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DAMASCUS - Sanctions on Syria are getting harder with world countries racing every now and then to introduce new package of sanctions to further squeeze the Syrian economy and accelerate the collapse of its economic system as an introduction for toppling the Syrian regime.
The European Union slapped on Friday a ban on exporting caviar, cigars, leather shoes and other luxury goods to Syria reportedly to punish the Syrian regime over alleged unrelenting bloodshed in the country over the past 16 months.
Despite the accelerating and pressing sanctions, Syria is still showing a defiant stance and alluding that it's still able to resist those pressures by further sustaining a self-efficiency policy and relying on friendly countries to fill the gap and meet the shortage.
During a meeting with a number of Syrian industrialists on Sunday, Syrian President Bashar al-Assad highlighted the role played by Syrian industrialists to encounter the excruciating sanctions and propping up the Syrian economy.
According to local media, the industrialists affirmed the industrial sector's ability to cope with the sanctions, which they said could constitute an incentive to boost national industries through dedicating work for developing local products instead of depending on the imported ones.
However, facts on ground are not so rosy.
Local media has lately talked about huge troubles facing industrialists in the northern province of Aleppo, the second largest city that is deemed to be Syria's economic capital.
The reports said Aleppo's industrialists have put their premises for sale because of the problems and dangers that beset the future of their industry and the prolonged crisis in Syria, in addition to the increasing wave of displacement towards other countries or other Syrian cities that have less security risks.
Industrialists complain of deteriorating security conditions, low purchasing power, rising prices, unemployment rates, inflation and the inability to export as a result of sanctions imposed on the country.
An industrialist in Aleppo told pro-government al-Watan newspaper that he is about to close his factory because of his inability to pay the exorbitant electricity bill.
The protracted crisis has caused gross losses in various sectors, and Syria's oil sector, an artery of the Syrian economy, has lost around 4 billion Syrian pounds since the eruption of the crisis in mid-March 2011.
The Syrian pound also declined against US dollar, increasing thus the rate of inflation and sending prices of basic items skyrocketing.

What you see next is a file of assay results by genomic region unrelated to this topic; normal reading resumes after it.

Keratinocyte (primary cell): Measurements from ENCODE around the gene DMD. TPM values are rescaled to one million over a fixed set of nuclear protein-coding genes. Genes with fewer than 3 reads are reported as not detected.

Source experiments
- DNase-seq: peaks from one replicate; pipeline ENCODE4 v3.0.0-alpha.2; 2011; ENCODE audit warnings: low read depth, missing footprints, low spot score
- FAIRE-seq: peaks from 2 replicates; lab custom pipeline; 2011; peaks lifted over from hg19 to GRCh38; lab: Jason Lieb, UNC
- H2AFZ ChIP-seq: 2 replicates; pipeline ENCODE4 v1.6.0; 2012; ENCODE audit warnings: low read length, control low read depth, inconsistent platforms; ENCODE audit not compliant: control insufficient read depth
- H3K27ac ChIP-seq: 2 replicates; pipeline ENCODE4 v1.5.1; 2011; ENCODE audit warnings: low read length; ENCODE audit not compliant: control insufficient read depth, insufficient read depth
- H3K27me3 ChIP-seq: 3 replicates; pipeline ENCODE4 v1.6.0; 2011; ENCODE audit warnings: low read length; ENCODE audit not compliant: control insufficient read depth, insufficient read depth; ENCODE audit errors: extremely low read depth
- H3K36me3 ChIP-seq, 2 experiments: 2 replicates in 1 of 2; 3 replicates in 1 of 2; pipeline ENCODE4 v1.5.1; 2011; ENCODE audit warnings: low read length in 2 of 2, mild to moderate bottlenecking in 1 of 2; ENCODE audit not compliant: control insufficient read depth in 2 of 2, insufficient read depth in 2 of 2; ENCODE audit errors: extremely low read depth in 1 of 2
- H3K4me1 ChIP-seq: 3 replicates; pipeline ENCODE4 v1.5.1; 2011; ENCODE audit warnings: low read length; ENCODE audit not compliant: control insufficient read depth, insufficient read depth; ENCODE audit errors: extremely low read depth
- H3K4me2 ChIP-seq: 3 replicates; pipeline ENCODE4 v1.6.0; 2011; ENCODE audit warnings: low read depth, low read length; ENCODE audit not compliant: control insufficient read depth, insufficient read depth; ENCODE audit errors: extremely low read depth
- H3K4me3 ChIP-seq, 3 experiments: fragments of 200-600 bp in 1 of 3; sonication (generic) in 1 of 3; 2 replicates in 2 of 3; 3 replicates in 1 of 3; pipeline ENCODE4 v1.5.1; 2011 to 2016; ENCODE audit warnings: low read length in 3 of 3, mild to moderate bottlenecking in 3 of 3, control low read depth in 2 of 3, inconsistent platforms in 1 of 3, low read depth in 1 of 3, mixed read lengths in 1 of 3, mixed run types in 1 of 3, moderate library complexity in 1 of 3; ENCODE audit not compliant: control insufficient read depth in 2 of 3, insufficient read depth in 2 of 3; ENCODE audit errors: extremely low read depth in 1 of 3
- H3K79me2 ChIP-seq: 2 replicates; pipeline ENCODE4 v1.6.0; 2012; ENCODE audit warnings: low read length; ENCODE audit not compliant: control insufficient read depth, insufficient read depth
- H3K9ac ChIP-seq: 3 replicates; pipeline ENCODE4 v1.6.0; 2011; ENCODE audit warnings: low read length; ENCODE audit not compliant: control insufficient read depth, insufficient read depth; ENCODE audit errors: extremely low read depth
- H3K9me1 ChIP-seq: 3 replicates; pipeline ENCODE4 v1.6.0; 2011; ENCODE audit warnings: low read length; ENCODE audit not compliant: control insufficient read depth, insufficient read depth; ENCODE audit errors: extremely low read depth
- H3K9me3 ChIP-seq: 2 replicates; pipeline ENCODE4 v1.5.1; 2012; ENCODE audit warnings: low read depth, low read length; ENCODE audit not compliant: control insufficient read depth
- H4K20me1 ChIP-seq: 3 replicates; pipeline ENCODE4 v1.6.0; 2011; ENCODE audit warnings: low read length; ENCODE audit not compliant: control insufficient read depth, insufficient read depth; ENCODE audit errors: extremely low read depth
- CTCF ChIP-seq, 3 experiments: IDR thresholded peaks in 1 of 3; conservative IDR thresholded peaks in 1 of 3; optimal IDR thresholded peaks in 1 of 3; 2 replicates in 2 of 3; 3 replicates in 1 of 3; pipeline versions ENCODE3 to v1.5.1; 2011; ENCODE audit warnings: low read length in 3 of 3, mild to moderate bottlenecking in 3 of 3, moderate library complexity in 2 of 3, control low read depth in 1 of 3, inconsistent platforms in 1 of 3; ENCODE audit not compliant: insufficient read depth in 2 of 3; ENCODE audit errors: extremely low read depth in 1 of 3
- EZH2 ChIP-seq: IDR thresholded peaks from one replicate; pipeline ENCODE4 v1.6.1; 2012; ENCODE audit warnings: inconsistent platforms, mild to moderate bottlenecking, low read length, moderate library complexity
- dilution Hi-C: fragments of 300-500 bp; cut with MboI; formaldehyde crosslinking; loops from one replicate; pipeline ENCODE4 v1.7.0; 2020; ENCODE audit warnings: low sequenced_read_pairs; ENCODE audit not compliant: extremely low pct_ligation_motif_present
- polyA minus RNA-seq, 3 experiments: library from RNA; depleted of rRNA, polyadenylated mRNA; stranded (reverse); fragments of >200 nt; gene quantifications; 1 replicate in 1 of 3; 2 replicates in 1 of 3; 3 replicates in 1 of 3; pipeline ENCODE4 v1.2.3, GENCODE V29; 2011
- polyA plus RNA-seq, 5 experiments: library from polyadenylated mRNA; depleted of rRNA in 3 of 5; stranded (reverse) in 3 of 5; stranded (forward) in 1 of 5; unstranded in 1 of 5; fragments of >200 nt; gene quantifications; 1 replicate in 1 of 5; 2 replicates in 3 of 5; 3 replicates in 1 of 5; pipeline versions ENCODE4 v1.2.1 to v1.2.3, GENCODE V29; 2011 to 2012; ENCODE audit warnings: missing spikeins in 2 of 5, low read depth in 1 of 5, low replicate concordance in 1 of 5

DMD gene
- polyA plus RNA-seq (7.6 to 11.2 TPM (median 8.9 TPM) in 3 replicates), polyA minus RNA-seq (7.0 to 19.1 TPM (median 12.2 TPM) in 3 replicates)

Despite the Syrian Central Bank's favorable intervention that has somehow succeeded in flourishing the pound over the past two months, yet concerns are still high that the pound would further deteriorate during the coming weeks.
Recent reports suggesting that Russia is printing new Syrian banknotes have further boosted those concerns.
Russia is Syria's most important ally, economically and politically. Furthermore, the sanctions imposed on Syria do not ban Russian companies from printing Syrian banknotes.
Financial sources said most of money changers are currently accumulating dollars and pulling them out of the black market amid expectations that dollar will soon witness a remarkable spike against the pound.
The General Director of Real Estate Bank Abid Fadhliyah tried to appease concerns by stressing that the measure is very normal, noting that it's common for all world countries to periodically print new currency to meet their needs.
Fadhliyah said this procedure, in case it's correct, is necessary, especially as most of Syrian banknotes have become worn- out.
He said printing new banknotes does not mean a new version of the currency but rather new banknotes to cover the mangled notes and not to finance the deficit.
Bankers circulated recently that the first batches of Syrian banknotes that were printed in Russia are scheduled to hit the country next August.
Media reports said Syria has put into circulation new coins to finance the fiscal deficit, making it vulnerable to rising inflation.
The Minister of Finance Mohamed Jlailati said last week that Syria raised the issue of printing new banknotes with Russian officials during the economic talks held at the end of May in Moscow.
However, the Central Bank of Syria, denied lately the circulation of new banknotes.
Sanctions on the countries along with rising violent acts have dramatically scattered the country's revenues and led to a severe economic downturn.
The Syrian economy has been enormously affected by recent events and protests in several cities, as well as by a number of economic sanctions that have hit all aspects of economic life in the country.
Further economic sanctions are still looming in the horizon to squeeze the Syrian economy amid domestic complaints that the sanctions actually affect Syrian citizens, not the government.